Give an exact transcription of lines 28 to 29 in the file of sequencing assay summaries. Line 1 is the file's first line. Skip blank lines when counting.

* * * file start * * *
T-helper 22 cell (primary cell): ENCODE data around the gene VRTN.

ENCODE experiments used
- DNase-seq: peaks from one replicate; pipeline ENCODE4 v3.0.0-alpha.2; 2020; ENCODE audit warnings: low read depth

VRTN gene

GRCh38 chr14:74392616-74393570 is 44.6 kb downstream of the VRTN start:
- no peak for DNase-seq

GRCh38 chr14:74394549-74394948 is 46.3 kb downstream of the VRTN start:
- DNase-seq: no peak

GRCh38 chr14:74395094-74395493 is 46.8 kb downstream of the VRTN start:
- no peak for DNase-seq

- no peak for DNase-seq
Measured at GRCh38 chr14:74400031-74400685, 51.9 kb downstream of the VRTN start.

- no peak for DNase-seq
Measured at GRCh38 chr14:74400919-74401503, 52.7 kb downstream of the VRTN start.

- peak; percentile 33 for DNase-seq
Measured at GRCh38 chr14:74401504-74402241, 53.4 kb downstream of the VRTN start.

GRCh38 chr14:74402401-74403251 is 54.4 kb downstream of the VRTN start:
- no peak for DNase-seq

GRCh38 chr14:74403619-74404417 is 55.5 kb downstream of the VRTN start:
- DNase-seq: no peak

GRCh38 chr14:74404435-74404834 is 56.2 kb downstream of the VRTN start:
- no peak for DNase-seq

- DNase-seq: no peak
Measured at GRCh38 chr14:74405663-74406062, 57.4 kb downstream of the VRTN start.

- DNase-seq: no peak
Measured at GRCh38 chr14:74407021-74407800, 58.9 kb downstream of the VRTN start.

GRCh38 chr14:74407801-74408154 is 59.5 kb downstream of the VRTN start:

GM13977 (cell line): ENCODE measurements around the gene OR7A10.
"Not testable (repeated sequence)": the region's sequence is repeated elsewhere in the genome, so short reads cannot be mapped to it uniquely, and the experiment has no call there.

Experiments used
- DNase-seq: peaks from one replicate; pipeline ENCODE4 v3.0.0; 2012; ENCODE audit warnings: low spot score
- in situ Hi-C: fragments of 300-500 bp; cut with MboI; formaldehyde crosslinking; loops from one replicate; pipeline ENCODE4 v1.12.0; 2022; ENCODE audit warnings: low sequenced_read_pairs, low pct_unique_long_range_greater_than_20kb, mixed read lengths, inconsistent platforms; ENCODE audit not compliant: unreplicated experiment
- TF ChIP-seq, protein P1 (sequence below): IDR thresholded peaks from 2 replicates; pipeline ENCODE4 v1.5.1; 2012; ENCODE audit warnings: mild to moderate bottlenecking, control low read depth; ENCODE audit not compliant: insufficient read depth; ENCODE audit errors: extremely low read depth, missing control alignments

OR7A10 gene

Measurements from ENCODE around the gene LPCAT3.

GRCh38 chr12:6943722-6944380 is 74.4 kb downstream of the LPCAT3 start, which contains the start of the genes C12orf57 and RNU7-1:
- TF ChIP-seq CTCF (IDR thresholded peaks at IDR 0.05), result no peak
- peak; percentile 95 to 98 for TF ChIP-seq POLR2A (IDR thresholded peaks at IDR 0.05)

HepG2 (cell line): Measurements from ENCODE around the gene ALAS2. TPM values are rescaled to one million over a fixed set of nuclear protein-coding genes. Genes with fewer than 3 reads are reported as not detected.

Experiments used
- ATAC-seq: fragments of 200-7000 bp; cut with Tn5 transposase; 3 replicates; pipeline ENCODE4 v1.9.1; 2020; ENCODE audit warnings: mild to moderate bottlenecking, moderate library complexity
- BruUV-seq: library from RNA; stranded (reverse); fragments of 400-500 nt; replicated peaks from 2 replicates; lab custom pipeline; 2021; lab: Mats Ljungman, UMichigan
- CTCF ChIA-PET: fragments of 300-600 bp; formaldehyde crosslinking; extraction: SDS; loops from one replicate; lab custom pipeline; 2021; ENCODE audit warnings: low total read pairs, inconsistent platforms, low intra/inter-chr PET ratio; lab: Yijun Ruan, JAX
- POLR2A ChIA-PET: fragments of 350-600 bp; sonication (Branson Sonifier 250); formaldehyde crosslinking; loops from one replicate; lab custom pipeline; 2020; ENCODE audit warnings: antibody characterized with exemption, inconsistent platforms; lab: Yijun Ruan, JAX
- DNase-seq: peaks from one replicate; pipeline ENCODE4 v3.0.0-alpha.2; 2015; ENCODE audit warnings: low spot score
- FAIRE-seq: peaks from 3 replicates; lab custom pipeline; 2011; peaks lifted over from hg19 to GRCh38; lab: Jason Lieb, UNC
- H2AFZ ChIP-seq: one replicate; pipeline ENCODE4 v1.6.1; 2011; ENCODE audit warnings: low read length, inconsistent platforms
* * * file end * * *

GM13977 (cell line): ENCODE measurements around the gene OR7A10.
"Not testable (repeated sequence)": the region's sequence is repeated elsewhere in the genome, so short reads cannot be mapped to it uniquely, and the experiment has no call there.